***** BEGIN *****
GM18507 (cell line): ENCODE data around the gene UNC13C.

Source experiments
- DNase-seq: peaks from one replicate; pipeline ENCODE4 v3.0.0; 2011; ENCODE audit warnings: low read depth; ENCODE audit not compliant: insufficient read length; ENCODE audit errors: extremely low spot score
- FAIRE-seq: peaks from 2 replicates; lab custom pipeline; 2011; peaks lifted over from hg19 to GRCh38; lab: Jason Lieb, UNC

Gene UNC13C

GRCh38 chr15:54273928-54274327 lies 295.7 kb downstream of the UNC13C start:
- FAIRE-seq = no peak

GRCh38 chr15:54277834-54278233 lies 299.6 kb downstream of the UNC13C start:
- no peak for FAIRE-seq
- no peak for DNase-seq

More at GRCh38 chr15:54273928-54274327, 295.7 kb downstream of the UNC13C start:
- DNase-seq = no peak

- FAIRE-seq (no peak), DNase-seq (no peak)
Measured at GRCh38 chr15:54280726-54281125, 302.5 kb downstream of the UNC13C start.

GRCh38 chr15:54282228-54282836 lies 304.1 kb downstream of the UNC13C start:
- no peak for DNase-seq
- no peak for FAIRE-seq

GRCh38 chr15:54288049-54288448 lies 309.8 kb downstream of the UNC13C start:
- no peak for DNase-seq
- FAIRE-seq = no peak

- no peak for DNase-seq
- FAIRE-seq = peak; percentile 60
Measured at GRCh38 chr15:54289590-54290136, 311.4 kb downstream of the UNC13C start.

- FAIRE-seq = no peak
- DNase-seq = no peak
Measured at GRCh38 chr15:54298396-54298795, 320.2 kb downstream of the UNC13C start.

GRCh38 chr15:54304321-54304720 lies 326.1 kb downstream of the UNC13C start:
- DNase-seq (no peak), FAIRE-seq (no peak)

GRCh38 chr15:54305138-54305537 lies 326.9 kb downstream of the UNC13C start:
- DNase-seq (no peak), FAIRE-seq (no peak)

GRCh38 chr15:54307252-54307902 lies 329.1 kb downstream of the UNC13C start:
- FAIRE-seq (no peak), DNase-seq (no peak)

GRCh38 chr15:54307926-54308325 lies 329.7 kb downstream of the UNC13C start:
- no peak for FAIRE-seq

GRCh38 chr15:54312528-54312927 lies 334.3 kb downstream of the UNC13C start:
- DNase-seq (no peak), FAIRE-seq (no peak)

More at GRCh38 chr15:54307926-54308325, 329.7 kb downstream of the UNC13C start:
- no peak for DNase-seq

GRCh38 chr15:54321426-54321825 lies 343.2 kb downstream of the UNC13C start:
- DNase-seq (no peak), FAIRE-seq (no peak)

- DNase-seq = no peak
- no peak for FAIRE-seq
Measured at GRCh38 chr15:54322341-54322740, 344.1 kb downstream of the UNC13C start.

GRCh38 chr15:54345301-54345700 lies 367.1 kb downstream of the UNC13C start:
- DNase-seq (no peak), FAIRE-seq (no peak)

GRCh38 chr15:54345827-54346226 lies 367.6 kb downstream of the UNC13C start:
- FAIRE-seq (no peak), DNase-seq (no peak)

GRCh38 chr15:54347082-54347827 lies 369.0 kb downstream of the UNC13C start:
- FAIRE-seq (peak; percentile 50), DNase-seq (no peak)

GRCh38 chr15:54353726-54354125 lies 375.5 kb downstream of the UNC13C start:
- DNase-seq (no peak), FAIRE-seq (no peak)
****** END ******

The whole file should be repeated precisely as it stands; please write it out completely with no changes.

GM18507 (cell line): ENCODE data around the gene UNC13C.

Source experiments
- DNase-seq: peaks from one replicate; pipeline ENCODE4 v3.0.0; 2011; ENCODE audit warnings: low read depth; ENCODE audit not compliant: insufficient read length; ENCODE audit errors: extremely low spot score
- FAIRE-seq: peaks from 2 replicates; lab custom pipeline; 2011; peaks lifted over from hg19 to GRCh38; lab: Jason Lieb, UNC

Gene UNC13C

GRCh38 chr15:54273928-54274327 lies 295.7 kb downstream of the UNC13C start:
- FAIRE-seq = no peak

GRCh38 chr15:54277834-54278233 lies 299.6 kb downstream of the UNC13C start:
- no peak for FAIRE-seq
- no peak for DNase-seq

More at GRCh38 chr15:54273928-54274327, 295.7 kb downstream of the UNC13C start:
- DNase-seq = no peak

- FAIRE-seq (no peak), DNase-seq (no peak)
Measured at GRCh38 chr15:54280726-54281125, 302.5 kb downstream of the UNC13C start.

GRCh38 chr15:54282228-54282836 lies 304.1 kb downstream of the UNC13C start:
- no peak for DNase-seq
- no peak for FAIRE-seq

GRCh38 chr15:54288049-54288448 lies 309.8 kb downstream of the UNC13C start:
- no peak for DNase-seq
- FAIRE-seq = no peak

- no peak for DNase-seq
- FAIRE-seq = peak; percentile 60
Measured at GRCh38 chr15:54289590-54290136, 311.4 kb downstream of the UNC13C start.

- FAIRE-seq = no peak
- DNase-seq = no peak
Measured at GRCh38 chr15:54298396-54298795, 320.2 kb downstream of the UNC13C start.

GRCh38 chr15:54304321-54304720 lies 326.1 kb downstream of the UNC13C start:
- DNase-seq (no peak), FAIRE-seq (no peak)

GRCh38 chr15:54305138-54305537 lies 326.9 kb downstream of the UNC13C start:
- DNase-seq (no peak), FAIRE-seq (no peak)

GRCh38 chr15:54307252-54307902 lies 329.1 kb downstream of the UNC13C start:
- FAIRE-seq (no peak), DNase-seq (no peak)

GRCh38 chr15:54307926-54308325 lies 329.7 kb downstream of the UNC13C start:
- no peak for FAIRE-seq

GRCh38 chr15:54312528-54312927 lies 334.3 kb downstream of the UNC13C start:
- DNase-seq (no peak), FAIRE-seq (no peak)

More at GRCh38 chr15:54307926-54308325, 329.7 kb downstream of the UNC13C start:
- no peak for DNase-seq

GRCh38 chr15:54321426-54321825 lies 343.2 kb downstream of the UNC13C start:
- DNase-seq (no peak), FAIRE-seq (no peak)

- DNase-seq = no peak
- no peak for FAIRE-seq
Measured at GRCh38 chr15:54322341-54322740, 344.1 kb downstream of the UNC13C start.

GRCh38 chr15:54345301-54345700 lies 367.1 kb downstream of the UNC13C start:
- DNase-seq (no peak), FAIRE-seq (no peak)

GRCh38 chr15:54345827-54346226 lies 367.6 kb downstream of the UNC13C start:
- FAIRE-seq (no peak), DNase-seq (no peak)

GRCh38 chr15:54347082-54347827 lies 369.0 kb downstream of the UNC13C start:
- FAIRE-seq (peak; percentile 50), DNase-seq (no peak)

GRCh38 chr15:54353726-54354125 lies 375.5 kb downstream of the UNC13C start:
- DNase-seq (no peak), FAIRE-seq (no peak)